EXERCISE 1C: Determining the Water Potential of Potato Cells
Introduction: Water potential was defined above as an expression of the tendency of water to diffuse from one region to another. Water potential is a numerical value that must be determined for a given temperature and pressure. In this exercise you will determine the water potential of potato cells at room temperature and ambient pressure by placing cores of potato tissue in sucrose solutions of different concentrations and measuring the net movement of water in each case. In animal cells, movement of H2O into and out of a cell is influenced by the relative concentration of solute on either side of the cell membrane. If water moves out of the cell, the cell will shrink or crenate. If water moves into the cell it will swell and may even burst or cytolyze. In plant cells, the presence of a rigid cell wall prevents cells from bursting as water enters the cells, but pressure eventually builds up inside the cell and affects the process of osmosis. When the pressure inside the cell becomes large enough, no additional water will accumulate in the cell even though the cell still has a higher solute concentration than does water. So movement of water through plant tissue cannot be predicted simply through knowing the relative solute concentrations on either side of the plant cell wall. Instead, the numerical value of the water potential of plant cells is used to predict the direction in which water will diffuse through living plant tissues. The water potential of a given plant cell is affected both by solute concentration and pressure. Water potential is the chemical potential of water, which is the free energy per mole of water. It is expressed in bars; a metric unit of pressure equal to about 1 atmosphere and measured with a barometer. Water potential is abbreviated by the Greek letter psi (() and has two major components: osmotic potential (((), which is dependent on solute concentration, and pressure potential ((p), which results from the exertion of pressure—either positive or negative—on a solution. We express this as:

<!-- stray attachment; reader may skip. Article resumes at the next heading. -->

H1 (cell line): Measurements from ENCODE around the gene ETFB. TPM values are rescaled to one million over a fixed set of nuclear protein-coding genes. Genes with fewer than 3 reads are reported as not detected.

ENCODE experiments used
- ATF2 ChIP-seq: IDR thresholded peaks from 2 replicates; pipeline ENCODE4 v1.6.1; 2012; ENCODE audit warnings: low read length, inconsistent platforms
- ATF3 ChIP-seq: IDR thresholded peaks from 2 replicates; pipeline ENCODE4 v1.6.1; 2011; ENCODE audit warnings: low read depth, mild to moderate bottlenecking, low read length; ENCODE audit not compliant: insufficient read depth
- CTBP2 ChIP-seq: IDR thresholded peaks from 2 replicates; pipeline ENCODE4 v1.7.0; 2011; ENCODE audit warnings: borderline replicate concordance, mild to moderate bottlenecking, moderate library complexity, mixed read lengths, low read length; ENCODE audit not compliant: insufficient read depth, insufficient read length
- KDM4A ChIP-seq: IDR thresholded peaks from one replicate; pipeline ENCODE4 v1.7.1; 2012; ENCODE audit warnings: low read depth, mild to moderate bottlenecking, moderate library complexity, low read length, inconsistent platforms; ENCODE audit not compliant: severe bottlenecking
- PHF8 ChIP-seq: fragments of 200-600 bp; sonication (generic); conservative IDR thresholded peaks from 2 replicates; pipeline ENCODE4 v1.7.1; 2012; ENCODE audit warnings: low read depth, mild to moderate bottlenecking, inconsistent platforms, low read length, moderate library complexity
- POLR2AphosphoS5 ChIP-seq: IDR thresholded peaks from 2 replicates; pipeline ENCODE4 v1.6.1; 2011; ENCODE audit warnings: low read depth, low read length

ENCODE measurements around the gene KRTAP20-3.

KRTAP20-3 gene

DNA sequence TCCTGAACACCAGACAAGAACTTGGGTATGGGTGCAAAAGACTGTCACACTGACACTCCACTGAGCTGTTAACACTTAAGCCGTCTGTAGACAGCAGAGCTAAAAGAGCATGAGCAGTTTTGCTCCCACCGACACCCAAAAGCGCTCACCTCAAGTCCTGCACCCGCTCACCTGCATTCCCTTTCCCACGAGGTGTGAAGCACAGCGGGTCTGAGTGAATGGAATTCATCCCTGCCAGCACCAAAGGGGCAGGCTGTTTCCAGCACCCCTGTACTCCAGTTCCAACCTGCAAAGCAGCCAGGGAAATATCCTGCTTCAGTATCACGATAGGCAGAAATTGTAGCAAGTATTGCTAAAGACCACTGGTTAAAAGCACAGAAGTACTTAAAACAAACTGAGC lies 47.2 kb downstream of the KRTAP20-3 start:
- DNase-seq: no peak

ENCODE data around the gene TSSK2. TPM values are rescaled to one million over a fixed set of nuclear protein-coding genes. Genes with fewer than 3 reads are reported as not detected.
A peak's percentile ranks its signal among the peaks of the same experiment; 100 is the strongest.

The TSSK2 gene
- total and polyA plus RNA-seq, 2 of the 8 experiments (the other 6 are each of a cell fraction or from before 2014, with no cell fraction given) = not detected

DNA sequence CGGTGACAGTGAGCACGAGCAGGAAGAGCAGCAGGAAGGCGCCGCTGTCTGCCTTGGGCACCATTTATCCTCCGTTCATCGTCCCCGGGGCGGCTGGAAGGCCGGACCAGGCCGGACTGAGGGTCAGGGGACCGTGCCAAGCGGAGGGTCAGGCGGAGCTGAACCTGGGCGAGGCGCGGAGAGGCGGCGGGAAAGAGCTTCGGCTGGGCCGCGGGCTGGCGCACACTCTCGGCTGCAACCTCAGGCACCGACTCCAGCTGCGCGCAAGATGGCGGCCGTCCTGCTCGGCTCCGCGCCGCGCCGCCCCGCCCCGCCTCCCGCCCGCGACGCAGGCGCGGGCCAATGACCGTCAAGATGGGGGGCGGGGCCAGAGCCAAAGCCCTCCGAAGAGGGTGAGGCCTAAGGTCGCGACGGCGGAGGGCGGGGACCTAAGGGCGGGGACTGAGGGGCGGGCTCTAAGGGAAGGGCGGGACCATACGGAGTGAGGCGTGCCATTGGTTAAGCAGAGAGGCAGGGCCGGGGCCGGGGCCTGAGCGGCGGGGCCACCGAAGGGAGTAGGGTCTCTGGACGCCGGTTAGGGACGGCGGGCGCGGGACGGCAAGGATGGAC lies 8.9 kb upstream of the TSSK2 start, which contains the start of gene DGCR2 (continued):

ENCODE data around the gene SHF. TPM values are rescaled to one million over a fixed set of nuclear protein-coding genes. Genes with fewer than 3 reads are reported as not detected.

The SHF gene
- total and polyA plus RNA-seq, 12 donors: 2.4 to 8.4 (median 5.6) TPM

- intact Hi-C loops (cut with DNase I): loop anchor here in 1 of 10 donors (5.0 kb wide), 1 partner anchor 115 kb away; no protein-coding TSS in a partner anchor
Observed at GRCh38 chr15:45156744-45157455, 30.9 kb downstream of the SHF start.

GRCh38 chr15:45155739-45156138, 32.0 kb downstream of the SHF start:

This expression makes sense when you think back to the fact that the tendency of water to diffuse into plant cells is affected by both solute concentration and pressure. The osmotic potential portion of ( ((() represents the contribution to water potential from solute concentration. The pressure potential portion of ( ((p) represents the contribution to water potential from pressure. Thus total water potential ( is a combination of the contributions of solute concentration and pressure. The water potential of pure water in a beaker open to the atmosphere is zero (( = 0) because both the osmotic and pressure potentials are zero ((( = 0; (p = 0). An increase in pressure raises the pressure potential (makes (p, more positive) and therefore raises water potential ((). Think about this example. Suppose you had a dialysis bag filled with distilled water in a beaker of distilled water, with everything at ambient pressure. There would be no net movement of water; the water potential of both systems would be 0. Now imagine you could apply extra pressure to the water in the dialysis bag—say, by forcing in extra air as in a balloon. It is easy to picture that water would then move from the dialysis bag into the beaker. The additional pressure on the water in the bag raised its water potential, so water moved into the beaker. The addition of solute to water lowers the osmotic potential (makes (( ~ more negative) and therefore lowers the water potential ((). Therefore, a solution at atmospheric pressure ((p = 0) will always have a negative water potential due to the solute. For instance, a 0.1-M solution of sucrose at atmospheric pressure ((p = 0) has an osmotic potential ((( ) of -2.3 bars due to the solute, and thus a water potential (() of -2.3 bars....
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